Dr Janil Puthucheary on the importance of Investments, People and Ideas for Singapore’s Smart Nation vision
The inaugural Supercomputing Asia 2018 Conference organised by the National Supercomputing Centre (NSCC) Singapore has a special focus on the intersection of high-performance computing (HPC) and Artificial Intelligence (AI) and the practical applications that come out of that.
In his opening address, Dr Janil Puthucheary, Senior Minister of State, Ministry of Communications and Information, and Ministry of Education talked about how Singapore is looking to leverage the opportunities provided by HPC and AI and the role of investments, talent and ideas in realising the potential of these technologies and achieving Singapore Smart Nation vision.
He described the Smart Nation vision as an idea to be put in place, while developing underlying infrastructure and capabilities and imagining the different types of products and services that are going to be built to take advantage of the digital economy and disruptions that may take place.
“We fully understand that whatever we are planning for our Smart Nation journey, we are only able to see the tip of the iceberg of the future possibilities,” Dr Puthucheary said.
While having the long-term vision is essential, Singapore needs to start small with whatever it currently has. Then it has to iterate and go forward, building the type of interoperability and resilience that will allow growth.
The type of transformation that Singapore is seeking to undergo today is something that Singapore has undergone several times before in its past, in many areas, such as marine off-shore, Defence, Independence, Bio-Medical Initiatives, or in the Finance sector.
But the pace of transformation in today’s digital, disruptive economy is unprecedented. The requirement for speed brings with it the need for hefty computing capabilities.
Singapore has been investing in supercomputers since 1988. A*STAR (Agency for Science, Technology and Research)’s Institute of High Performance Computing has been facilitating the development of products and services using supercomputers for more than two decades.
Dr Puthucheary highlighted that the NSCC has also gone beyond its role as a service provider to actively engage in multi-party, multi-stakeholder innovative projects in various institutions. These projects have generated academic research and economic dividends by providing problem solving and data analysis solutions that would be otherwise impossible.
“It would have been impossible too, if the early investments, capabilities and infrastructure were not done with a certain leap into the unknown, and if we did not have certain faith in the possibilities that were afforded,” he said.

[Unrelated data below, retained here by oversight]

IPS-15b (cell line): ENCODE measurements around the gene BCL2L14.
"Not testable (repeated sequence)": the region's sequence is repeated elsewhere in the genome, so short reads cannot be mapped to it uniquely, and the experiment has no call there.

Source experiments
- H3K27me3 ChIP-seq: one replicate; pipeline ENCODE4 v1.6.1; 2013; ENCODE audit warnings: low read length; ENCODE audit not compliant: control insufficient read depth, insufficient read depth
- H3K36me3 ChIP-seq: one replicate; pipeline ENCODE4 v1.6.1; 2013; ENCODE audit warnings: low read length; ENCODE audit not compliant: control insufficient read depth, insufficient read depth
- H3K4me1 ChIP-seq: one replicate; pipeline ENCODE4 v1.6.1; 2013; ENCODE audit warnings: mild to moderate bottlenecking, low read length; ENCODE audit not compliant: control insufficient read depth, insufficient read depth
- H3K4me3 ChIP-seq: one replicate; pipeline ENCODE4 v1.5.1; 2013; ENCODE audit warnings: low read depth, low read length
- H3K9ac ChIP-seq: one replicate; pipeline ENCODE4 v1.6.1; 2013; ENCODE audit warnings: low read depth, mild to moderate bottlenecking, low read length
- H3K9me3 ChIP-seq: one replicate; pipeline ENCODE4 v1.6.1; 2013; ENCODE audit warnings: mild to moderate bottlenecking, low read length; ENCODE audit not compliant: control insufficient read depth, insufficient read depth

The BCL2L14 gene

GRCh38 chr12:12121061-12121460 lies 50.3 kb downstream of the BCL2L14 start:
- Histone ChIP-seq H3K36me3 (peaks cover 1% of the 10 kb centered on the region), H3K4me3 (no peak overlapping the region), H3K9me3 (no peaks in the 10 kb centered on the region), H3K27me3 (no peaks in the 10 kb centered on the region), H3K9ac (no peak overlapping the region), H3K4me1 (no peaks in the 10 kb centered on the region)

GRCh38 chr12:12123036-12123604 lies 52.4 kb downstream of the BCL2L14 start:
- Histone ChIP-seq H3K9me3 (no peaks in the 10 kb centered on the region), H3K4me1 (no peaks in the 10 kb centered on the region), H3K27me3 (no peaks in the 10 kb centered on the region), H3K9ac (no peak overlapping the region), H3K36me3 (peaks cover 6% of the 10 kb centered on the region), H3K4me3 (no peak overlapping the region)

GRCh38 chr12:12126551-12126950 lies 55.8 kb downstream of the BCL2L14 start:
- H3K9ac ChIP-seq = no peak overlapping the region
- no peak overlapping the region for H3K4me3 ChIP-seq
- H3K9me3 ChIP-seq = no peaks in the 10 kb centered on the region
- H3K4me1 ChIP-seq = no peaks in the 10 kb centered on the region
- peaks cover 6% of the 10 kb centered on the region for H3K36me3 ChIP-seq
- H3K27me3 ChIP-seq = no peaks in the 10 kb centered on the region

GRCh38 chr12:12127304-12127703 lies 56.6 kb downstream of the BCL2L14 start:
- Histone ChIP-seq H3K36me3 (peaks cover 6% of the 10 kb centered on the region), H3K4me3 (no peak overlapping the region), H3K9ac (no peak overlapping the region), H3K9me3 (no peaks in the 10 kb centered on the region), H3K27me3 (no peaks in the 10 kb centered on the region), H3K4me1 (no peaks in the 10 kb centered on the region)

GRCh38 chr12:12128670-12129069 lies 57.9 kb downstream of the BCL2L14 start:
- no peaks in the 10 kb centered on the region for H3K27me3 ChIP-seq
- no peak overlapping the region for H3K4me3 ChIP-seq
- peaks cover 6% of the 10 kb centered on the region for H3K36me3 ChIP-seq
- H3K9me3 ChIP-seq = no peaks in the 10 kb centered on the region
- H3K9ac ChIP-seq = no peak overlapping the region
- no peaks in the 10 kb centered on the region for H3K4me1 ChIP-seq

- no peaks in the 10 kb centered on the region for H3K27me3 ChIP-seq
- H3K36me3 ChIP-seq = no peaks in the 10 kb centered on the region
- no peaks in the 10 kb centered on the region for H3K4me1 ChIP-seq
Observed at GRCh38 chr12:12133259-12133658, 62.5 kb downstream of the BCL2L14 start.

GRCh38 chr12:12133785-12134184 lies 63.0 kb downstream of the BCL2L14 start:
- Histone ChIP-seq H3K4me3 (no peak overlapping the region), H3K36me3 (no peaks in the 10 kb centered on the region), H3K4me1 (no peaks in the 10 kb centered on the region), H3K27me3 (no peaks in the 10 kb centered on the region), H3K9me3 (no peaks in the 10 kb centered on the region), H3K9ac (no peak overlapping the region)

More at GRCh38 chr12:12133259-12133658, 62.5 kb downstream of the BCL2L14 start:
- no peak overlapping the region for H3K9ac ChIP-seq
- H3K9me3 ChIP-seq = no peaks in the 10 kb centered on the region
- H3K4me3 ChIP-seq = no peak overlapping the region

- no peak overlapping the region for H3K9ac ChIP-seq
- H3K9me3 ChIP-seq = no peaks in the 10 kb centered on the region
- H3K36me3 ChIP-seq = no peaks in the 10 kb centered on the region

Those early investments were crucial because each phase of the developmental journey builds on the success of the previous.
Today, Singapore wants to take the opportunities afforded by High Performance Computing, AI and the Smart Nation vision, and drive these technologies and opportunities to every corner of the economy and society. It wants a 100% inclusive society.
In line with this objective, the Government launched AI Singapore in May 2017 - a partnership among the Government, research institutions, AI companies and start-ups - to develop these Artificial Intelligence products, create tools and develop talent. A strong, deep and long-standing pipeline of talent is necessary for reaching those desired outcomes.
To fulfil the vision that AI Singapore is part of, Singapore needs a long, multi-decade horizon of talent development – “Students that are inspired, academics doing research, the professionals that work alongside them, and industry development visions”.
Dr Puthucheary talked about the Asia Pacific HPC-AI competition at the Conference, which is providing participants with a platform to showcase their expertise.
Dr Puthucheary spoke about one more component required for Singapore to achieve its vision.
In the absence of natural resources, it is not enough to be open to investments and people. Singapore also has to be open to the best ideas in the world and allow these ideas to catalyse and feature in its future.
Singapore has to hold on to these ideas, and make sure that they are supported institutionally, philosophically, and also from an investment point-of-view.
“We have started on this journey, but we have a long way to go with many things we need to do to maximally exploit the opportunities afforded to us. But I think we are off to a running start, given that we have been able to do these types of things for many years,” Dr Puthucheary said.
“I am very encouraged by the many people I have been introduced to so far – the people who have been here from the start (one that I know of has been here for over 10 years but is still finding ways to attract PhD students) and people that still have the vision, passion, enthusiasm, personality for, and the type of personal engagement with these technical subjects. These are the people that we are going to need as we look forward to growing this industry, and growing this opportunity for Singapore and for the world at large.”